Talladega Superspeedway has long since achieved a reputation as a track where we can most often expect everything from the unusual to the unforeseen – and, in some cases, the bizarre.
The list of examples is far to long to record here. Let’s just say they range from a well-documented Indian curse upon the land on which the track was built to the sabotage of many cars in the garage area and even some nut trying to steal the pace car in pre-race ceremonies.
We can add the Aaron’s 499 Sprint Cup race to the list.
It was not your usual NASCAR event, not by any means.
Because of rain that delayed competition for over three hours and 30 minutes, the race took about seven hours to complete.
There were two massive, multicar wrecks – a couple of the “Big Ones” for which Talladega has become well-known – not unexpected, to be honest.
But the finish is really what separates this Aaron’s 499 from its predecessors.
In a single green-white-checkered restart decreed by NASCAR as darkness enveloped the track, two teammates on the same “underdog” team that often is no match for the superpowers, shoved their way past their elite competition to sweep to a one-two finish.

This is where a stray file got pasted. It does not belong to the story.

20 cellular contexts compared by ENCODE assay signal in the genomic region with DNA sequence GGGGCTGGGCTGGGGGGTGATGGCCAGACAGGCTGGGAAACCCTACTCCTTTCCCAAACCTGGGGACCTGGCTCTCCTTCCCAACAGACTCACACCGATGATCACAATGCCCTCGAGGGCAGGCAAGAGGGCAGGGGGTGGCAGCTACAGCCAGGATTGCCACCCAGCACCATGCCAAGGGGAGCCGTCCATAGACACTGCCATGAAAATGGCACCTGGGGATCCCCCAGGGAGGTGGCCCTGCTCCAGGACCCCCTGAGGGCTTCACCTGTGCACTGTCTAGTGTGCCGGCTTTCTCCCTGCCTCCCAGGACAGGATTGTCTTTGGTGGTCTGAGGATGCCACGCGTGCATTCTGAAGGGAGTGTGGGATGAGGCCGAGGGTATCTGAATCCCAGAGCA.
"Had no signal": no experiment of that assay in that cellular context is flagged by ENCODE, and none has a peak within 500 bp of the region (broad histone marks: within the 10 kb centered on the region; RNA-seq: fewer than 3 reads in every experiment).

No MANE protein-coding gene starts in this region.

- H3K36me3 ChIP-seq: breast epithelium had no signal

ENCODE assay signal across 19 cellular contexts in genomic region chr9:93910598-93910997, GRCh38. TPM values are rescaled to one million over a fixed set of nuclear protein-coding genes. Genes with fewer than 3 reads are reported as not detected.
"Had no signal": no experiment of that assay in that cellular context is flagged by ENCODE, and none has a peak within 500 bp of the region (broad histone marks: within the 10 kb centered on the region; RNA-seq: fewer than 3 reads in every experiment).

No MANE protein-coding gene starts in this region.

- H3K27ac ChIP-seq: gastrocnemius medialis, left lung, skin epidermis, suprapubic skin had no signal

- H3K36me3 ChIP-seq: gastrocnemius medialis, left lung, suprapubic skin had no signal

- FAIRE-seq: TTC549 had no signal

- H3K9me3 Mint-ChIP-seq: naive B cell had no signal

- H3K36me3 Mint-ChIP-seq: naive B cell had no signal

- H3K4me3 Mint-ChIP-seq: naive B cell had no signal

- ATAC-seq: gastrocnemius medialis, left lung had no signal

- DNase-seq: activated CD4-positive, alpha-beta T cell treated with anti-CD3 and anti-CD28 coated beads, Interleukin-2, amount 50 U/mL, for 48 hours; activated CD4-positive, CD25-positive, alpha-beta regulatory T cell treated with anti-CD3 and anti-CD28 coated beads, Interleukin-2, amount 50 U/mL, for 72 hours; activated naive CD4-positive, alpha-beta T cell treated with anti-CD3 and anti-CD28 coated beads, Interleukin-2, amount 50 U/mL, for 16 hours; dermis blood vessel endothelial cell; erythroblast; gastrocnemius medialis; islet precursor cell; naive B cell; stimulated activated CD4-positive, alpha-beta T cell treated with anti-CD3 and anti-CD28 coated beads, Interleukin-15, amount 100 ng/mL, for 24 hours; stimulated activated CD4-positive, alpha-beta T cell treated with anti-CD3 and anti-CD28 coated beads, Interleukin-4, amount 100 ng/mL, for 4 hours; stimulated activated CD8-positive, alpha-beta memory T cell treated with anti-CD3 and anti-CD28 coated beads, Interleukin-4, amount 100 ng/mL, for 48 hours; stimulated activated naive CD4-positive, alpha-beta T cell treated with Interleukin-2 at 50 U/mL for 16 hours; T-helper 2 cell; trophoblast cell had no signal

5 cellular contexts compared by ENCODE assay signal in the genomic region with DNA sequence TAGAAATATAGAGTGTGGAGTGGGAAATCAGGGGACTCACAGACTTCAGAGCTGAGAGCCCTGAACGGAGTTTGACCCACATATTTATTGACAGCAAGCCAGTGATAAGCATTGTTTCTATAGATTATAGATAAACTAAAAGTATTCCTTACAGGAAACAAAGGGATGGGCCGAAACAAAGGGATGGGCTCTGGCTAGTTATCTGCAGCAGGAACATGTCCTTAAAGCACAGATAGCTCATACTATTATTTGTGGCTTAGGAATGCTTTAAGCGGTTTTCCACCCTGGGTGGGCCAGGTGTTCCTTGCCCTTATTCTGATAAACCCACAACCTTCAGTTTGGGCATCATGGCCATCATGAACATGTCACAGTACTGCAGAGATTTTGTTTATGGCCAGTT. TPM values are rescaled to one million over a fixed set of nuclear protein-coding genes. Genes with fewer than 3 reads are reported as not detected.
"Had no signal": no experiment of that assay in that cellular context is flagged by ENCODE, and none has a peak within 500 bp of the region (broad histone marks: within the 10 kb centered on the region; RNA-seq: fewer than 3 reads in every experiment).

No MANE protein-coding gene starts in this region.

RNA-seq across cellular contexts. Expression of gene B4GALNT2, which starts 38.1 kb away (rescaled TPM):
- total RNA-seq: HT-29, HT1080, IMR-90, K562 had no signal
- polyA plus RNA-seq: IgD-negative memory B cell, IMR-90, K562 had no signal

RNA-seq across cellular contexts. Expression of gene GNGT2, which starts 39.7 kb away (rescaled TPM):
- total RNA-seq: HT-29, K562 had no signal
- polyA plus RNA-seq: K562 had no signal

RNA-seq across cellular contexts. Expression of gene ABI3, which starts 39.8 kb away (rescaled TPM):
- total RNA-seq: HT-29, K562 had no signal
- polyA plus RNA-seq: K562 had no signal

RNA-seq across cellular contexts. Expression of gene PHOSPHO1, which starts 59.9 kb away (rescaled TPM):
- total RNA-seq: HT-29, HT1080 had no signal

David Ragan and David Gilliland, both of who drive for Bob Jenkins’ Front Row Motorsports, finished first and second, respectively.
It was a most unexpected performance by two drivers overshadowed by more established, and publicized, talent.
No one, and I mean no one, could have predicted this outcome.
It might be more emphatic to say flat-out that no one did.
Briefly, the unusual happened thusly:
Following the fifth caution of the race – caused by a 13-car accident on the backstretch of the 2.66-mile track – it evolved that the event was going to a green-white-checkered restart, three laps beyond its 188-lap distance.
Matt Kenseth, the powerhouse of the day with 142 laps led, was in front, ahead of staunch rivals Carl Edwards and Jimmie Johnson.
Edwards took the lead with one lap to go and then on the last lap, everyone watching the race was stunned as Ragan, pushed by Gilliland, powered into the lead and held it to the checkered flag.
“If it wasn’t for that final push from David Gilliland, I don’t know what to say,” said Ragan. “This is a true David vs. Goliath moment here for Front Row Motorsports and Ford.